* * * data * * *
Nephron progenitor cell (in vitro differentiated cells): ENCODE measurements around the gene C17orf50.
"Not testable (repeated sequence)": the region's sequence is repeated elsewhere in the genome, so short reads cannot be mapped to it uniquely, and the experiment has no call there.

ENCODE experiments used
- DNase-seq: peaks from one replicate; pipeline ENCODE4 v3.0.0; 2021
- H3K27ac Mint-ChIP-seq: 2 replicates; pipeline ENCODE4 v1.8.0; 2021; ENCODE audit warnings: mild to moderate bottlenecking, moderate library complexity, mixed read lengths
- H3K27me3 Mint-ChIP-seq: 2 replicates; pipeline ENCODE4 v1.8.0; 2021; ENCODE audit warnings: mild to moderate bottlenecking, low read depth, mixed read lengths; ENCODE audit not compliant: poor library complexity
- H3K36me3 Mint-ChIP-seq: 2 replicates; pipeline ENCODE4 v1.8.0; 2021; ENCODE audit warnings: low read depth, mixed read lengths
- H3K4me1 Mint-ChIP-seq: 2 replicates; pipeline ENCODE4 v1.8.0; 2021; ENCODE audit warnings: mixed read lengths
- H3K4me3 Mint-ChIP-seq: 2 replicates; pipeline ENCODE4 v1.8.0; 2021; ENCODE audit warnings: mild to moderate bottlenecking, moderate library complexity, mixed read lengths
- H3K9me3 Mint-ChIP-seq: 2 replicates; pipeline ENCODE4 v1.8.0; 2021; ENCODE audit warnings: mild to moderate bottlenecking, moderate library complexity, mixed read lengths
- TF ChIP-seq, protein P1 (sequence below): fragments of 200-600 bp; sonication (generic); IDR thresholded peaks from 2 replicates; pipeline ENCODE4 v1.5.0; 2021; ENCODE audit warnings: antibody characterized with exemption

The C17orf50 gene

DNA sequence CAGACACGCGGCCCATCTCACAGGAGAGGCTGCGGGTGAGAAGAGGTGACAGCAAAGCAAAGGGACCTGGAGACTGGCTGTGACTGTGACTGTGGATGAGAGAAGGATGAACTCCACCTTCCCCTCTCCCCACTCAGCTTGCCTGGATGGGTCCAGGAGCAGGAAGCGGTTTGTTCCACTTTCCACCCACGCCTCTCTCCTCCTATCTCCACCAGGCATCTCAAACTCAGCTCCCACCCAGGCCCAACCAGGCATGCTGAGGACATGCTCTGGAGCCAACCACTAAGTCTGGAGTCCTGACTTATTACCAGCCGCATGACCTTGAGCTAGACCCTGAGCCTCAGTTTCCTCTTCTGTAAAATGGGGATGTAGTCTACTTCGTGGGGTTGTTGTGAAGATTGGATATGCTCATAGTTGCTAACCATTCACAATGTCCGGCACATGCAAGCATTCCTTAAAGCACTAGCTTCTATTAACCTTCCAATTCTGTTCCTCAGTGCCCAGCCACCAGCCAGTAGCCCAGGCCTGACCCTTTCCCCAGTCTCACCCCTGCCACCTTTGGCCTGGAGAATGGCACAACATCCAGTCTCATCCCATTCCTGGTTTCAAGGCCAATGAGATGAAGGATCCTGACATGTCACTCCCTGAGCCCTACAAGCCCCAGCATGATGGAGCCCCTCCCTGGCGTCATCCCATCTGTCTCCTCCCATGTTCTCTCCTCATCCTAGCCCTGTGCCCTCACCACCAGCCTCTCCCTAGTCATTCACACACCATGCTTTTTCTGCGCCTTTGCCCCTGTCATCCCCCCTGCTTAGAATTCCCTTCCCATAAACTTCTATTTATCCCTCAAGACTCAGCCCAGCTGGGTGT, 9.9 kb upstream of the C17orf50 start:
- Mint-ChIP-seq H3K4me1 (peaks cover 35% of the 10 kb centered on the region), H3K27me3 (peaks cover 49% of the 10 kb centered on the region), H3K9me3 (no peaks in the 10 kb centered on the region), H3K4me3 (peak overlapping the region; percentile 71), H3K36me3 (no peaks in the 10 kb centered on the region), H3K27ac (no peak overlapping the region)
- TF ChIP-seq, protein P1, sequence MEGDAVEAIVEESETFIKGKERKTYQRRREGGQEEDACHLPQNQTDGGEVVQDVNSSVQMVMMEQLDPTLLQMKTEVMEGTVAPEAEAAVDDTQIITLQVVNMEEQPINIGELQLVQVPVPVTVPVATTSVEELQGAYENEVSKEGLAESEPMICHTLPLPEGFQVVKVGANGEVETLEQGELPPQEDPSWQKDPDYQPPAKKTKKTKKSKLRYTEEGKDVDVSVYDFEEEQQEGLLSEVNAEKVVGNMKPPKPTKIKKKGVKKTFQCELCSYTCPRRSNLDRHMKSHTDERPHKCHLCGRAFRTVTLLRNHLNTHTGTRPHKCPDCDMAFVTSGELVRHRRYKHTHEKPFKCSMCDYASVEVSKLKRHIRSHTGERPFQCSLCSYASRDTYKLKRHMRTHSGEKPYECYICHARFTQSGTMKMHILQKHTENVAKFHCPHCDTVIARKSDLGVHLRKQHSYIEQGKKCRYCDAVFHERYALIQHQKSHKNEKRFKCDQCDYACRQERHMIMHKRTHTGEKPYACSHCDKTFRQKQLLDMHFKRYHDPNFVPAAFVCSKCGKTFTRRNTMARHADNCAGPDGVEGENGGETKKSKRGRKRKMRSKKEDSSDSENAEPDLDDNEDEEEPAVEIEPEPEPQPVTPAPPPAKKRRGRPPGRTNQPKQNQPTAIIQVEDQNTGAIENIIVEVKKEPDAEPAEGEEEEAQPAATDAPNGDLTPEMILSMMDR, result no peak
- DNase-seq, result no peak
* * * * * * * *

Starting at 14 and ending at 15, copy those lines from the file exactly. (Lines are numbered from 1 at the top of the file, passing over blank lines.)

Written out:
- Mint-ChIP-seq H3K4me1 (peaks cover 35% of the 10 kb centered on the region), H3K27me3 (peaks cover 49% of the 10 kb centered on the region), H3K9me3 (no peaks in the 10 kb centered on the region), H3K4me3 (peak overlapping the region; percentile 71), H3K36me3 (no peaks in the 10 kb centered on the region), H3K27ac (no peak overlapping the region)
- TF ChIP-seq, protein P1, sequence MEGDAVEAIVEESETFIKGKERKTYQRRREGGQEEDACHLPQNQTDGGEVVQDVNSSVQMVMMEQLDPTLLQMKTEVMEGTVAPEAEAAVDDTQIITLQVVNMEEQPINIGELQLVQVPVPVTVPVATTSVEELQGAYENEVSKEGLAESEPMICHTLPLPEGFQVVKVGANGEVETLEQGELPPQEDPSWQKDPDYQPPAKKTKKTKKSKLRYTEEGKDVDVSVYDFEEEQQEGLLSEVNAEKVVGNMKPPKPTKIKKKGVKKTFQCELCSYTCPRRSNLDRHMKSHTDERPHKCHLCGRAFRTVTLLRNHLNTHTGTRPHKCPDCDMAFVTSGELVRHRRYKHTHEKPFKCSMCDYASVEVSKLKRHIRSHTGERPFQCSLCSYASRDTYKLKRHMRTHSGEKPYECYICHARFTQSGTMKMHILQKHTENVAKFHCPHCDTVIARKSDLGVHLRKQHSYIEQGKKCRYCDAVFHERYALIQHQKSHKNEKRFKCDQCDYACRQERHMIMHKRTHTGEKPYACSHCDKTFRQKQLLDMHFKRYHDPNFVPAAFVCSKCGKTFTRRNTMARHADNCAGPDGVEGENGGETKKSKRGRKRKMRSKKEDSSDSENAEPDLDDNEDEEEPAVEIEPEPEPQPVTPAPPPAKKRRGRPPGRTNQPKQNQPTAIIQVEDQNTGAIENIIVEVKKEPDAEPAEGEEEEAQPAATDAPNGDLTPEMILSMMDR, result no peak